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Posts Tagged ‘Nawazuddin Siddiqui’

Long term readers may recall my general antipathy towards the traditional cutesy and predictable rom-com formula, mainly on the grounds that it has none of the connection to reality that it affects to, and doesn’t work hard enough to earn its big moments of emotional release. Long term readers may also recall my general policy of ‘stroke a bandicoot’ when it comes to non-Anglophone cinema. So things were finely poised when it came to Ritesh Batra’s Hindi-language rom-com The Lunchbox. As it transpires, however, I currently seem to be stuck in the habit of going to the cinema at least twice a week, so it’s almost difficult not to see films at the moment.

lunchbox

Central to the plot of Batra’s film are the famed dabbawallahs of Mumbai, who deliver hundreds of thousands of packed lunches to the workers of the city from their nearest and dearest, with a staggeringly tiny error rate of only one misdirected lunch in every seven million. As the plot of The Lunchbox is predicated on a lunch going astray on a regular basis, you might expect the dabbawallahs themselves to be getting justifiably cross about this misrepresentation. For all I know, they are, but disgruntled lunch delivery technicians in Mumbai don’t usually make the news in the UK.

Anyway, the lunch in question is prepared by Ila (Nimrat Kaur), an unhappy young housewife attempting to rekindle her husband’s affection for her. But due to the statistically improbable slip-up mentioned above, the delicious meals she so painstakingly prepares end up on the desk of curmudgeonly widower Saajan (Irrfan Khan). Saajan is on the verge of retirement, and, although this is voluntary, still doesn’t seem delighted at the prospect. Possibly it’s just the prospect of training his overly-perky replacement Shaikh (Nawazuddin Siddiqui) which is bringing him down.

Well, anyway, Saajan proves much more appreciative of Ila’s cookery than her husband has ever been, and the two begin exchanging notes via the rather laborious mechanism of the lunchbox itself. Slowly their relationship develops, and causes both of them to reconsider their attitude to life, and their hopes for the future.

You are probably already imagining what The Lunchbox is like, but I have to say the version you have running through your head is considerably cuter, less thoughtful, and more annoyingly obvious than the one that Ritesh Batra has actually made. This is almost certainly a wholly good thing. In fact, for much of its running time The Lunchbox doesn’t look much like a rom-com at all. I’m not even sure I would actually call this film a comedy. There are certainly many lighter moments, mostly courtesy of Shaikh and Ila’s unseen upstairs neighbour (voiced by Bharati Achrekar), but much of the film has a poignant, almost melancholic quality, as the characters consider the harsher realities of their lives. This is unmistakably an Indian movie, and the premise of the plot is a uniquely Indian institution, but the wider themes of the piece are universal ones – fear of ageing, loneliness, loss, acceptance, and so on. The movie isn’t afraid to venture, briefly, into some quite dark places.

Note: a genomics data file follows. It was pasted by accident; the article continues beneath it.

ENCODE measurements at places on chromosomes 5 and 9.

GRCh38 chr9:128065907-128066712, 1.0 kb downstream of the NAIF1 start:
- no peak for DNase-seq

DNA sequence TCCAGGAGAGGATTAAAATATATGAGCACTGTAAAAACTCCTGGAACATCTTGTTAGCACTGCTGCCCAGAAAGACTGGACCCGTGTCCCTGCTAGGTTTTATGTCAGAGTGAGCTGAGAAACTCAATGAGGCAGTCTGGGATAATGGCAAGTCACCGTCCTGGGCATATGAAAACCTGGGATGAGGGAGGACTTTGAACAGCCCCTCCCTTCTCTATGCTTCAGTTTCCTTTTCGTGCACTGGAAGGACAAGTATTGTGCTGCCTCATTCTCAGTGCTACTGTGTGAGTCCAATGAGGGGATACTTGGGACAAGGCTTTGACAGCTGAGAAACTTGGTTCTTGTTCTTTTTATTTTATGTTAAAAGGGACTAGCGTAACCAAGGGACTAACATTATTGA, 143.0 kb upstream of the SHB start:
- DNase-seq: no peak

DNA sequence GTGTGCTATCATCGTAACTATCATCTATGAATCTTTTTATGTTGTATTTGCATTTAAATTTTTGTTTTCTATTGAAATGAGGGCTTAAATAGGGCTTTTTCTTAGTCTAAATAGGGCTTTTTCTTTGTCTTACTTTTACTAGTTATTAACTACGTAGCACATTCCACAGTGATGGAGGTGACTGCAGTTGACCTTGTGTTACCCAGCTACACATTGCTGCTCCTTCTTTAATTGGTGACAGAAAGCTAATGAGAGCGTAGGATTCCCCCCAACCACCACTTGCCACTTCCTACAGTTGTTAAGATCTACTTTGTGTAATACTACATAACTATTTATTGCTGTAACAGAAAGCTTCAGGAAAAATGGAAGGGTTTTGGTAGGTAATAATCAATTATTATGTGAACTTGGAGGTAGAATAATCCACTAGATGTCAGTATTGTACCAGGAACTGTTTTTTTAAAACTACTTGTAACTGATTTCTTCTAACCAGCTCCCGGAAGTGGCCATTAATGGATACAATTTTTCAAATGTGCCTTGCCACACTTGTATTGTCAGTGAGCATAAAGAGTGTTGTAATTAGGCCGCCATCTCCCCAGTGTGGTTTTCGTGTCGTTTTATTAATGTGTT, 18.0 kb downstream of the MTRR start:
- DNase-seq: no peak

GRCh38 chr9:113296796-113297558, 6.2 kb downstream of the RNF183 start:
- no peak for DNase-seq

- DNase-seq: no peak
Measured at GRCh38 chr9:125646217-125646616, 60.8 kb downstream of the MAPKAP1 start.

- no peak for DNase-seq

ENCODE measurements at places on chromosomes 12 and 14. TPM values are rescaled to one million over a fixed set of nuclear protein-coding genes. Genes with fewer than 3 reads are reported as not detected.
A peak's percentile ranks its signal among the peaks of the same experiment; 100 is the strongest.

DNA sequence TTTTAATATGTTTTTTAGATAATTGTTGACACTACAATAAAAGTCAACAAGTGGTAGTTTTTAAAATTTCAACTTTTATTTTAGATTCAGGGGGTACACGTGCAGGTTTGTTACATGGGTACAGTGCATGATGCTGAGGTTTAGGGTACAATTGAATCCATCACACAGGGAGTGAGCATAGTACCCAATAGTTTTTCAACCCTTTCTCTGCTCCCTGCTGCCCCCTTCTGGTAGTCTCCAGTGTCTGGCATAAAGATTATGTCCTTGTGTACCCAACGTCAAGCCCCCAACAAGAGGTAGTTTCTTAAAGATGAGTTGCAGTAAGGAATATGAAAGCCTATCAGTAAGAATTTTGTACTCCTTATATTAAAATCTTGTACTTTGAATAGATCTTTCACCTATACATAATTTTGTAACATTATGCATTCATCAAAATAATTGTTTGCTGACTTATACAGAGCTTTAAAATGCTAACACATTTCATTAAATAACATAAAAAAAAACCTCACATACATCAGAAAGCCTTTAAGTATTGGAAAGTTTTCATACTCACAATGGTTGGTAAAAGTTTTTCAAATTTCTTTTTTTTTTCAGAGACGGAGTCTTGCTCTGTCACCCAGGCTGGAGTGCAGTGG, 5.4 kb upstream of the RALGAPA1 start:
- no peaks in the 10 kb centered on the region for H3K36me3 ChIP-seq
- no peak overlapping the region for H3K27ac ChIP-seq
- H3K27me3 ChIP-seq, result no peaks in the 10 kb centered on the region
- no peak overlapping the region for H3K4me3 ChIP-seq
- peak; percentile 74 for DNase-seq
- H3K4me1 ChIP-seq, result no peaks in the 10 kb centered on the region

As a result the relationship between Saajan and Ila, as it slowly and quite credibly develops, really feels as though it means something and could make a difference to both of them. In short, the film works hard to earn an emotional response from the audience, rather just resorting to cheap tricks and gimmickry. It’s an ironic thing, but it seems to me that films which do this are also the ones most likely to avoid giving the audience the big moment of emotional release which they have worked so hard to justify. Does The Lunchbox fall into this category? It would be remiss of me to give away the end of the film, but it was certainly unexpected when it came. This was the kind of movie where many members of the audience stayed in their seats long into the credits, almost as if they were hoping to learn a little more about what would happen to the characters.

The film’s depiction of Mumbai life is convincingly vivid, and for me brought back many memories of living in south Asia. The three main performances are uniformly strong, benefiting from a subtle and layered script. Irrfan Khan shows the star quality which has started to make him a fixture in major Hollywood movies: this isn’t the showiest of parts, but Khan portrays a man coming to a new understanding of himself with meticulous skill and nuance – this is as good a performance as I’ve seen this year.

As you can tell, I liked this film a lot, mainly because it sticks a lot less closely to the rom-com playbook than I feared it might. It’s one of those films which sets out to warm your heart and for the most part actually succeeds. I’m not saying it made me want to set out in search of new romance in my life, but it certainly made me fancy a curry, and this is amongst the least of its achievements.

 

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